One of Those Shops

Whut be all this Garey writ doon aboot ships?
Nae! Shops. He dinnae writ aboot oour woolly creaturs.

Twoflower either literally has four eyes, or he wears glasses. Terry was okay with either interpretation. Now we learn that he also has dentures, or “din-chewers”, as Cohen the Barbarian calls them. He’s not in tip top shape for someone who doesn’t seem all that old. Then again, my mother had both of those aids most of her life too.

In this section of The Light Fantastic, we also discover that other characters can understand Twoflower without the aid of Rincewind as translator. I guess that crutch was just too hard for Terry to keep working with, so he silently dropped it.

Those facts don’t have anything to do with this next bit.

Herenna
Herenna

Herenna (look at a properly designed book jacket for a full description of her – like the one above), hired by the nasty wizard Trymon, captures Twoflower, Cohen, Bethan, and the Luggage. How she and her crew of mercenaries managed the feat is pretty amazing – especially of the Luggage – and especially of Cohen.

Cohen got tagged in the back of the head by a slingshot. He admits later that he should have been paying more attention to things. But how they managed to subdue the Luggage is incomprehensible, except for the fact that they did it.

ASIDE: Since it’s found within this section with all the other action going on, I have to mention this here. Terry uses the phrase “rich as Creosote”. That’s one of my favorite of his punes. Now back to the action.

After the gang – just Rincewind, Twoflower, and Bethan at this point – escapes*, with the unwitting help of Old Grandad the nearly-dead troll, they suddenly encounter “one of those shops. This one is called…

Skillet, Wang, Yrxle!yt, Bunglestiff, Cwmlad and Patel
Estblshd: various
PURVEYORS

Shops such as this are magical and are also known as tabernae vagantes – the roaming bars. For some reason, Terry mixes the idea of a shop with a tavern here. It all works out in the end. Just don’t think of these places as pubs, and you’ll be fine.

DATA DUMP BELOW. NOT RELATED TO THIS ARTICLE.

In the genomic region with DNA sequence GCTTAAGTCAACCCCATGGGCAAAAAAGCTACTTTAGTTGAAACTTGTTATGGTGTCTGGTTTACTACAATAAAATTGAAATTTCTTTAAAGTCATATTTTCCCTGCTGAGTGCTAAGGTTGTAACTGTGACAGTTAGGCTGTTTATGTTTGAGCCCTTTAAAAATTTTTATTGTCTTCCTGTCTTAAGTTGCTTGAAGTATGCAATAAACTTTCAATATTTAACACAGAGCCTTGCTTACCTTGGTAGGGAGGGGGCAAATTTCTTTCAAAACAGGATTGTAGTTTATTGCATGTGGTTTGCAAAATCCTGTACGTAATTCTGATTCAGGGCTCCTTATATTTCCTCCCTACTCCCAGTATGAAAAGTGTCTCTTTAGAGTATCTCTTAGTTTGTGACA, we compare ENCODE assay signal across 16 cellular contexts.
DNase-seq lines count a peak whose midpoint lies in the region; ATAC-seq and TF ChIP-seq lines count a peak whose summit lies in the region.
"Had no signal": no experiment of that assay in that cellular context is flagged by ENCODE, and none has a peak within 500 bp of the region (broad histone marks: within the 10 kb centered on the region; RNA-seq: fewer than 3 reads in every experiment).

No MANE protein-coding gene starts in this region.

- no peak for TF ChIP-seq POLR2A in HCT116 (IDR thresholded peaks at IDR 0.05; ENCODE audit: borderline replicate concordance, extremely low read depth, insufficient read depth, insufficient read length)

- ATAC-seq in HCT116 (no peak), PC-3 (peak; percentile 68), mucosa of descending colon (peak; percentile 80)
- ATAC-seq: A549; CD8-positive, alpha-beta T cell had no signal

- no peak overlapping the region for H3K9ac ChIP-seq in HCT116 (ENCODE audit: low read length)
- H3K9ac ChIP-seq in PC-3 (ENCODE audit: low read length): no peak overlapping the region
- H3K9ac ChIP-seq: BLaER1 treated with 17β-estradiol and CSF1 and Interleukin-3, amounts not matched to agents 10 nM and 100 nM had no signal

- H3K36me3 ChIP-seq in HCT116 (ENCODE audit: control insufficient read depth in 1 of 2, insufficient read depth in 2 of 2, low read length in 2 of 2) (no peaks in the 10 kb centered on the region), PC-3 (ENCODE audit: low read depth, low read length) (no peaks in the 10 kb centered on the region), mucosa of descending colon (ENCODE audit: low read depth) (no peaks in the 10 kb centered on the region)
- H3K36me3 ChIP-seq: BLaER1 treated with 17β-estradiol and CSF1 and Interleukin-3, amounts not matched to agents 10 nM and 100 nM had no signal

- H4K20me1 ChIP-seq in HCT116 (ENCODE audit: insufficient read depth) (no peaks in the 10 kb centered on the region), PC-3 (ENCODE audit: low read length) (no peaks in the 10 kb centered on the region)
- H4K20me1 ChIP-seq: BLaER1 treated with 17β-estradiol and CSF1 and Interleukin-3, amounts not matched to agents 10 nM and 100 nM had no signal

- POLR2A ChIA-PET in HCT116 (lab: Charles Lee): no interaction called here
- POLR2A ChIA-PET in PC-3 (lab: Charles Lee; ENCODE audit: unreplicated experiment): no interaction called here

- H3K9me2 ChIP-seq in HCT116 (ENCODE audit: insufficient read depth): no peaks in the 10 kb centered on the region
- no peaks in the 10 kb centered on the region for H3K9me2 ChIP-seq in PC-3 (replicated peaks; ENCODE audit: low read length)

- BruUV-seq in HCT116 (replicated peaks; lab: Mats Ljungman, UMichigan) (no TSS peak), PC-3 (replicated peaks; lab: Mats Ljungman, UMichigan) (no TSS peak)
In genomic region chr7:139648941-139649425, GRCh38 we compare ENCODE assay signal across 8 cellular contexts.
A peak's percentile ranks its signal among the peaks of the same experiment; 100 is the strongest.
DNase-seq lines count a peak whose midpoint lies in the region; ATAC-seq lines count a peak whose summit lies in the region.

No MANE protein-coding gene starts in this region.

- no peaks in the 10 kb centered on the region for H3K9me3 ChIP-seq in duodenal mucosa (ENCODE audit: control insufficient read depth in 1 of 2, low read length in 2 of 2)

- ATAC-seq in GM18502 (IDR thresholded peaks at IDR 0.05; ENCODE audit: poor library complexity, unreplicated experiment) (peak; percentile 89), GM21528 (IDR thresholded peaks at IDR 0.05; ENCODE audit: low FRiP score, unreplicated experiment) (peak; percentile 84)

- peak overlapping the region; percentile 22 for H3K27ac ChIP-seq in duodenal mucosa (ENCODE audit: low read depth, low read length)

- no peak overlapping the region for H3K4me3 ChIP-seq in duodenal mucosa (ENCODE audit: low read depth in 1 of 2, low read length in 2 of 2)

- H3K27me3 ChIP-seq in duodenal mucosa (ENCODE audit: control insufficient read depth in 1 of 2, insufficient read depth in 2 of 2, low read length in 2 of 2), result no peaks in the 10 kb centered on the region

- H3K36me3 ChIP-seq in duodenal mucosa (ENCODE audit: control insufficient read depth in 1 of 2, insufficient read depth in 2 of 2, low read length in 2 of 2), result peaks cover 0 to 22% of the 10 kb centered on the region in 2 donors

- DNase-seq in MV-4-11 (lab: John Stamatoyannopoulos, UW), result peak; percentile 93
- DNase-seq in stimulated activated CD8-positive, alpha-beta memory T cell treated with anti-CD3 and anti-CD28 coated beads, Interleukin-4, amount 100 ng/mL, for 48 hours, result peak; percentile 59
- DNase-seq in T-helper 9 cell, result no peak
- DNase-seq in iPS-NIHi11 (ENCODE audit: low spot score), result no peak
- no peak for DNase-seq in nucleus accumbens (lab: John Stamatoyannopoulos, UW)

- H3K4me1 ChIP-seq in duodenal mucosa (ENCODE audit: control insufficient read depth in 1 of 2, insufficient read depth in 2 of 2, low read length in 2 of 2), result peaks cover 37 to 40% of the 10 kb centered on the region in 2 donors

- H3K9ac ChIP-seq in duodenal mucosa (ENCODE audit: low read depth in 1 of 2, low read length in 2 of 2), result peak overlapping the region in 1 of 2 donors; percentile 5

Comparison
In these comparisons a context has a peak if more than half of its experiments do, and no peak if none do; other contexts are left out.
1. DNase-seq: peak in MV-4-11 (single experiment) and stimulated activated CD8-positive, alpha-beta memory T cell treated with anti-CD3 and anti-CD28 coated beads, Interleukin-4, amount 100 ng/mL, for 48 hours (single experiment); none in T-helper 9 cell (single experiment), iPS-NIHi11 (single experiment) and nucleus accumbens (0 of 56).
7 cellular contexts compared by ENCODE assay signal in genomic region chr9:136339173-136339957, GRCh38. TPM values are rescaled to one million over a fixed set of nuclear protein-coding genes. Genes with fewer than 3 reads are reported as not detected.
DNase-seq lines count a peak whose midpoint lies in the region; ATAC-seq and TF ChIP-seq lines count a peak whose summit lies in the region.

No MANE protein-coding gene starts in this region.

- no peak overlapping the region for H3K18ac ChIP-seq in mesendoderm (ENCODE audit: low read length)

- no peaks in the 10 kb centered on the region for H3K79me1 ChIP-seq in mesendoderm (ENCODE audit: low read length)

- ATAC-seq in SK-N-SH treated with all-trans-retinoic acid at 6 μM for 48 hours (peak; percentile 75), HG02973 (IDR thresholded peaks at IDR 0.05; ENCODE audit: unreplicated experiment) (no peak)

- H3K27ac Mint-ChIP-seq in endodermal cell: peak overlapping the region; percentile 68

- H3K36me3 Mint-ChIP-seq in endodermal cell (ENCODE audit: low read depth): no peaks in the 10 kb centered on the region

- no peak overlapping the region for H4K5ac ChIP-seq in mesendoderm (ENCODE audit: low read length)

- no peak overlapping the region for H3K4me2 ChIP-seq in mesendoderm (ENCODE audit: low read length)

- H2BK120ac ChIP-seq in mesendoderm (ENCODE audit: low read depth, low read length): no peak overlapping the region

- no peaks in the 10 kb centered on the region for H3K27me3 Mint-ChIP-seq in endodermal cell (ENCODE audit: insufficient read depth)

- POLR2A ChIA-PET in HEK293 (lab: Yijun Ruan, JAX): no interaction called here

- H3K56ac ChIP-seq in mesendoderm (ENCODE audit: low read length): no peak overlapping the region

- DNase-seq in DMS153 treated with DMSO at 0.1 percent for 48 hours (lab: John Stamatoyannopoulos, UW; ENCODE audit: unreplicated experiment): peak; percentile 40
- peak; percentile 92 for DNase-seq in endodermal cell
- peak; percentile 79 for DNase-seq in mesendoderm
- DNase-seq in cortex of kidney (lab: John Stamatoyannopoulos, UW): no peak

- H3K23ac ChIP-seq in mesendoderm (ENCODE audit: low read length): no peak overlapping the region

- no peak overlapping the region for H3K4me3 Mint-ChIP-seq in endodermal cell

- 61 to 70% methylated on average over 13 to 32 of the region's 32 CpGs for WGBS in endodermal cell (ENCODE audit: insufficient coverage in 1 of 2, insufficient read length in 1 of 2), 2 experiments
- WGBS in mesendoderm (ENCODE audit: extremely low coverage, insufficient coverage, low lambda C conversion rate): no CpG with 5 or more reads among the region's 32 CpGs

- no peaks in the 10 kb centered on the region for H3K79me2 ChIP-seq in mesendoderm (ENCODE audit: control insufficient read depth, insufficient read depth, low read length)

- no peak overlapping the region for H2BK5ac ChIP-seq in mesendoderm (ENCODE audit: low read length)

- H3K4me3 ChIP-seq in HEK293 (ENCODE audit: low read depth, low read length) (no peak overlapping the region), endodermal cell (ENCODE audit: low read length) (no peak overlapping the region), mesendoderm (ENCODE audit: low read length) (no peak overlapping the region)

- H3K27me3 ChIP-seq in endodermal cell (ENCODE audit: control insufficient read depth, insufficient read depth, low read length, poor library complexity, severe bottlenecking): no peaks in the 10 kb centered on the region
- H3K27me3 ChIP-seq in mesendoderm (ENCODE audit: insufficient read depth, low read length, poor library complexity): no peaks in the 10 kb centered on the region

There is an interesting section that describes three possible theories as to how these shops could have come into existence – all of which are “completely and utterly wrong.” Sadly, Terry never tells us the correct answer.

Here is the longest and best (IMHO) explanation.

“Many thousands of years ago there evolved somewhere in the multiverse a race whose single talent was to buy cheap and sell dear. Soon they controlled a vast galactic empire or, as they put it, Emporium, and the more advanced members of the species found a way to equip their very shops with unique propulsion units that could break the dark walls of space itself and open up vast new markets. And long after the worlds of the Emporium perished in the heat death of their particular universe, after one last defiant fire sale, the wandering star-shops still ply their trade, eating their way through the pages of spacetime like a worm through a three-volume novel.”

It just dawned on me why DiscworldEmporium.com is so named. Duh!

A brief note about the third theory. It mentions the “Sunday Closing acts”. These were a set of laws that forced pubs (public houses) in Wales to close up shop on Sundays. Apparently this did nothing to affect the amount of drunkenness that occurred on that day. Notice that this refers again to tabernae, not to shops a such.

These shops appear, seemingly and probably out of nowhere, at a place where there was formerly a simple brick wall. While in one of those shops, Rincewind asks the owner for a glass of water. “First no money, then they want a glass of water,” complains the shopkeeper.

I bet you’ve never heard the following line interpreted this way.

“Time is money,” she [Bethan] hissed. “I’ll give you thirty seconds to get him a glass of water.”

Outstanding!

Terry mentioned multiverses just above. He also suggests this idea when the shopkeeper gets out his “map” of universes so he can find the one in which the Disc resides when it comes time to take the gang back home.

This reminds me of the Total Perspective Vortex in Douglas Adams’ The Restaurant at the End of the Universe. It was a torture device intended to drive you mad. It had a microscopic dot on a microscopic dot that said, “You are here” while showing you the entirety of the universe.

I wonder if this is why our heroes were in the Vortex Plains.

Finally, while explaining how he came to be in one of those shops, the shopkeeper says, “My father always said, he said, Do not peddle in the affairs of wizards.”

I knew the original quotation said “meddle” instead of “peddle”, but I had to look up the source. It was Tolkien in The Fellowship of the Ring.

Of course it was.

= = =

*I’m skipping a fair amount of text here, including the scene where “Dahoney speaks”.

You can get The Light Fantastic at Amazon here.

Summary
One of Those Shops
Article Name
One of Those Shops
Description
The origin of the Emporium - maybe - and various other interesting items.
Author
Publisher Name
Narrativium Reviews
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